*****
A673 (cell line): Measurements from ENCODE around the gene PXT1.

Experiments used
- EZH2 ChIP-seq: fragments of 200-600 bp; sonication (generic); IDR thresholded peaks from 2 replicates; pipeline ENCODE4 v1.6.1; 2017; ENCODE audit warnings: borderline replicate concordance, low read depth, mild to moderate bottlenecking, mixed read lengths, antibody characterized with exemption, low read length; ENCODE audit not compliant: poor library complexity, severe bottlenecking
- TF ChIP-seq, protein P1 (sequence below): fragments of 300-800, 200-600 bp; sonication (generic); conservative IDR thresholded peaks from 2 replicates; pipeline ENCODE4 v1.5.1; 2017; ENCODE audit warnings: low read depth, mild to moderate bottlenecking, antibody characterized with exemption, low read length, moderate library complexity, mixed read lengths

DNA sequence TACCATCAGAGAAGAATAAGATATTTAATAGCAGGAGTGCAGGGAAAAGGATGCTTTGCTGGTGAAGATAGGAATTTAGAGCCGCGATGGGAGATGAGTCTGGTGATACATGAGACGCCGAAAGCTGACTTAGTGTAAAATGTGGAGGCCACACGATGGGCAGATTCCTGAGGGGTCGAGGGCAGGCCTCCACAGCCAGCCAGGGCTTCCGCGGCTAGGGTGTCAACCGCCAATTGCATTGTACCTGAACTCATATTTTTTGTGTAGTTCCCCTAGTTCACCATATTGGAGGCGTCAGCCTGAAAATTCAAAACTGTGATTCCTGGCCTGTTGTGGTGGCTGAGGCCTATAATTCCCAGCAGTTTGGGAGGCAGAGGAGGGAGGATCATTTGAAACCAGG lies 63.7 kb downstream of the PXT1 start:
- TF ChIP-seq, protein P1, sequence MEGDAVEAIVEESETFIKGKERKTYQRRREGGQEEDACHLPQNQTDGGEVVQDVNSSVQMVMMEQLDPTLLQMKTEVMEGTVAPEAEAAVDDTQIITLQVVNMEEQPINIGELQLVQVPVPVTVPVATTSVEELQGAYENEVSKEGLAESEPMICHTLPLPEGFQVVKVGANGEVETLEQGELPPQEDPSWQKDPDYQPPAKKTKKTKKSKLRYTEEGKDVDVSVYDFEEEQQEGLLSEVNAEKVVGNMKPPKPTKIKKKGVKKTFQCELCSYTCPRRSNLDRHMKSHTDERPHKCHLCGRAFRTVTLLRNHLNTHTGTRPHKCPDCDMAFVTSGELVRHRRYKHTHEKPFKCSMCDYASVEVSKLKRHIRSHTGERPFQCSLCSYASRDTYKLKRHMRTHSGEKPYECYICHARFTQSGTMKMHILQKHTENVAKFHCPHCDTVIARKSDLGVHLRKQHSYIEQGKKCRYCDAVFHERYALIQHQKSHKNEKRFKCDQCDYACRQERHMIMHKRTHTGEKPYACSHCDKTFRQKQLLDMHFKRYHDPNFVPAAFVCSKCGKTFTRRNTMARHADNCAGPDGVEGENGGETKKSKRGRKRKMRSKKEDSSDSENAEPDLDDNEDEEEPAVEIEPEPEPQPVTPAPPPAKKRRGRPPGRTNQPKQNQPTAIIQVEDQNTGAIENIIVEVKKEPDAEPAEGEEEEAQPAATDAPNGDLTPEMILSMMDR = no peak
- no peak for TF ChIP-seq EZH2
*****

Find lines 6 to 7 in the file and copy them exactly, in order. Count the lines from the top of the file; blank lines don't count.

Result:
- TF ChIP-seq, protein P1, sequence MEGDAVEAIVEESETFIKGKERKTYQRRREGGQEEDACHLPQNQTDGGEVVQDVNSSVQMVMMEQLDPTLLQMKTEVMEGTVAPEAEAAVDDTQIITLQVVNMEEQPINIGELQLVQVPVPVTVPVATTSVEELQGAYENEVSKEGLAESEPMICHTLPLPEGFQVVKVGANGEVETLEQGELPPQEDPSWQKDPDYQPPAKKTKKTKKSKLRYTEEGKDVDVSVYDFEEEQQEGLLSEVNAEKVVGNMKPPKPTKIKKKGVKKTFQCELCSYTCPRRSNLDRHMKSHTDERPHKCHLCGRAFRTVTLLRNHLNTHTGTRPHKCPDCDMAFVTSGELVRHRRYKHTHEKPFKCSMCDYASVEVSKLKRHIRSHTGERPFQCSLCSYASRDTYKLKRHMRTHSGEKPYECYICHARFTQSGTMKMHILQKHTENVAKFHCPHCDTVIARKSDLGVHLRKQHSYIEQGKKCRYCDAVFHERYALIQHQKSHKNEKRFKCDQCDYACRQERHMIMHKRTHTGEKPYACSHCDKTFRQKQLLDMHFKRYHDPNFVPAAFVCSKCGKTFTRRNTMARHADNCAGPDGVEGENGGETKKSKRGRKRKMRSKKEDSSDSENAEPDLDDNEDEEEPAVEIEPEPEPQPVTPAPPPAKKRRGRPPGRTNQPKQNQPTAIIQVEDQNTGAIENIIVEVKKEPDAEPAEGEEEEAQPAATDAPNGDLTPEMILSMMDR = no peak
- no peak for TF ChIP-seq EZH2